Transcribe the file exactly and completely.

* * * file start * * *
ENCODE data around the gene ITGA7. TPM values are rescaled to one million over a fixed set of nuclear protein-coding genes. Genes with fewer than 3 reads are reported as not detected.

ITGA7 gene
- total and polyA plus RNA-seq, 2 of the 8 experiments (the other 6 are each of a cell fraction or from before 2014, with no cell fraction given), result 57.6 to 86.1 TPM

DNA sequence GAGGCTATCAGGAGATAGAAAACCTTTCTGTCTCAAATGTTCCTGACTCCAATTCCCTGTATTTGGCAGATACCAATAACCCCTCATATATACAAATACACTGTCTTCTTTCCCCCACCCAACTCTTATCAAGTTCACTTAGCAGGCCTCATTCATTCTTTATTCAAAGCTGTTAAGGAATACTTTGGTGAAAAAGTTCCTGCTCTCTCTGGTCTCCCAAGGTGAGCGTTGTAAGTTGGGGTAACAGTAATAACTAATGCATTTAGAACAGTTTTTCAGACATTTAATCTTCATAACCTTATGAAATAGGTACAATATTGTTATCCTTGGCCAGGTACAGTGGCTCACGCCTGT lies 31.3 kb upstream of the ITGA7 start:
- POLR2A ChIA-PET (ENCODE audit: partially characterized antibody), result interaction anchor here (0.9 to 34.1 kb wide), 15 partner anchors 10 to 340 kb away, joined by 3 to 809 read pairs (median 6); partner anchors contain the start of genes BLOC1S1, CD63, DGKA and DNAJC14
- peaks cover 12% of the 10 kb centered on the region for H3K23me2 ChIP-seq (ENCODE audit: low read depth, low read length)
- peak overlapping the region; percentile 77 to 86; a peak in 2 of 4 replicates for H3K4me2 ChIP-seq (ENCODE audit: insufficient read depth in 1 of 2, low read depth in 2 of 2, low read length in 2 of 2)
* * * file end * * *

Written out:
ENCODE data around the gene ITGA7. TPM values are rescaled to one million over a fixed set of nuclear protein-coding genes. Genes with fewer than 3 reads are reported as not detected.

ITGA7 gene
- total and polyA plus RNA-seq, 2 of the 8 experiments (the other 6 are each of a cell fraction or from before 2014, with no cell fraction given), result 57.6 to 86.1 TPM

DNA sequence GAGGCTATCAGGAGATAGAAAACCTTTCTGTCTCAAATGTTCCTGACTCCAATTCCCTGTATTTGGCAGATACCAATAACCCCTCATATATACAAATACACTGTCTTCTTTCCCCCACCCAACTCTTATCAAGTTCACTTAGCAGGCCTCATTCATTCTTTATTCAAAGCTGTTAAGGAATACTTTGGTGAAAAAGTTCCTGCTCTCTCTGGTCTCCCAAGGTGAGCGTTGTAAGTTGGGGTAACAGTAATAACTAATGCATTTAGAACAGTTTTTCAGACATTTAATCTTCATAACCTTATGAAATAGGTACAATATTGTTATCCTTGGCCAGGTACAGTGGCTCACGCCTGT lies 31.3 kb upstream of the ITGA7 start:
- POLR2A ChIA-PET (ENCODE audit: partially characterized antibody), result interaction anchor here (0.9 to 34.1 kb wide), 15 partner anchors 10 to 340 kb away, joined by 3 to 809 read pairs (median 6); partner anchors contain the start of genes BLOC1S1, CD63, DGKA and DNAJC14
- peaks cover 12% of the 10 kb centered on the region for H3K23me2 ChIP-seq (ENCODE audit: low read depth, low read length)
- peak overlapping the region; percentile 77 to 86; a peak in 2 of 4 replicates for H3K4me2 ChIP-seq (ENCODE audit: insufficient read depth in 1 of 2, low read depth in 2 of 2, low read length in 2 of 2)